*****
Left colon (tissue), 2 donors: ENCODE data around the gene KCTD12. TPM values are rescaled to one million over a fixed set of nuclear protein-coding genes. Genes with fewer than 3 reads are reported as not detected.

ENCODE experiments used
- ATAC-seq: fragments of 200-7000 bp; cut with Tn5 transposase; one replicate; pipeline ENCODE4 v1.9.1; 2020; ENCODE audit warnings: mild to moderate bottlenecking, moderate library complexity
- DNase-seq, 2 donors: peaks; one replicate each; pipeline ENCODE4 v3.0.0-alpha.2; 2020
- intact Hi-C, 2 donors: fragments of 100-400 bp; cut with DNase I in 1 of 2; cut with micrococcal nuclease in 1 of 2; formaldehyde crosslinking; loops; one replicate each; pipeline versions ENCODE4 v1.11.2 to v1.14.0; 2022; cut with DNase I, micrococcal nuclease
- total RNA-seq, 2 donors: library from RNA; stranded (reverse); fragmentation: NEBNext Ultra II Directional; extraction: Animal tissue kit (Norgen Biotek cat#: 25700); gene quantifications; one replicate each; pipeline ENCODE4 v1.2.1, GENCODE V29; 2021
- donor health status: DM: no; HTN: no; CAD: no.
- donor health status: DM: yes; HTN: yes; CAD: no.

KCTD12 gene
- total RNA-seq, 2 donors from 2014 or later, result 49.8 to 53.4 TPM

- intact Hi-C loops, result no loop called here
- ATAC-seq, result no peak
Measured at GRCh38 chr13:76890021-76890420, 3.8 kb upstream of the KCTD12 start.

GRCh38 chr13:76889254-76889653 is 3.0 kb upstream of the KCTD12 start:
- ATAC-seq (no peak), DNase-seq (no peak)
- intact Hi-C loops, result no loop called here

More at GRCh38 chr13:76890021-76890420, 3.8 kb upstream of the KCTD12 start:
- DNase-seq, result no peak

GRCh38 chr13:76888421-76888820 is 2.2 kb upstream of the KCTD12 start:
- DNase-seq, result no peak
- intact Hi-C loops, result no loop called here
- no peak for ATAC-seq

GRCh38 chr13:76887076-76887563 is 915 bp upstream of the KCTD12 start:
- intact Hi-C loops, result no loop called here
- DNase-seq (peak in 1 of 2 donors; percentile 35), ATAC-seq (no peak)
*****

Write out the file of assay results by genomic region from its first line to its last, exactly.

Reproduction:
Left colon (tissue), 2 donors: ENCODE data around the gene KCTD12. TPM values are rescaled to one million over a fixed set of nuclear protein-coding genes. Genes with fewer than 3 reads are reported as not detected.

ENCODE experiments used
- ATAC-seq: fragments of 200-7000 bp; cut with Tn5 transposase; one replicate; pipeline ENCODE4 v1.9.1; 2020; ENCODE audit warnings: mild to moderate bottlenecking, moderate library complexity
- DNase-seq, 2 donors: peaks; one replicate each; pipeline ENCODE4 v3.0.0-alpha.2; 2020
- intact Hi-C, 2 donors: fragments of 100-400 bp; cut with DNase I in 1 of 2; cut with micrococcal nuclease in 1 of 2; formaldehyde crosslinking; loops; one replicate each; pipeline versions ENCODE4 v1.11.2 to v1.14.0; 2022; cut with DNase I, micrococcal nuclease
- total RNA-seq, 2 donors: library from RNA; stranded (reverse); fragmentation: NEBNext Ultra II Directional; extraction: Animal tissue kit (Norgen Biotek cat#: 25700); gene quantifications; one replicate each; pipeline ENCODE4 v1.2.1, GENCODE V29; 2021
- donor health status: DM: no; HTN: no; CAD: no.
- donor health status: DM: yes; HTN: yes; CAD: no.

KCTD12 gene
- total RNA-seq, 2 donors from 2014 or later, result 49.8 to 53.4 TPM

- intact Hi-C loops, result no loop called here
- ATAC-seq, result no peak
Measured at GRCh38 chr13:76890021-76890420, 3.8 kb upstream of the KCTD12 start.

GRCh38 chr13:76889254-76889653 is 3.0 kb upstream of the KCTD12 start:
- ATAC-seq (no peak), DNase-seq (no peak)
- intact Hi-C loops, result no loop called here

More at GRCh38 chr13:76890021-76890420, 3.8 kb upstream of the KCTD12 start:
- DNase-seq, result no peak

GRCh38 chr13:76888421-76888820 is 2.2 kb upstream of the KCTD12 start:
- DNase-seq, result no peak
- intact Hi-C loops, result no loop called here
- no peak for ATAC-seq

GRCh38 chr13:76887076-76887563 is 915 bp upstream of the KCTD12 start:
- intact Hi-C loops, result no loop called here
- DNase-seq (peak in 1 of 2 donors; percentile 35), ATAC-seq (no peak)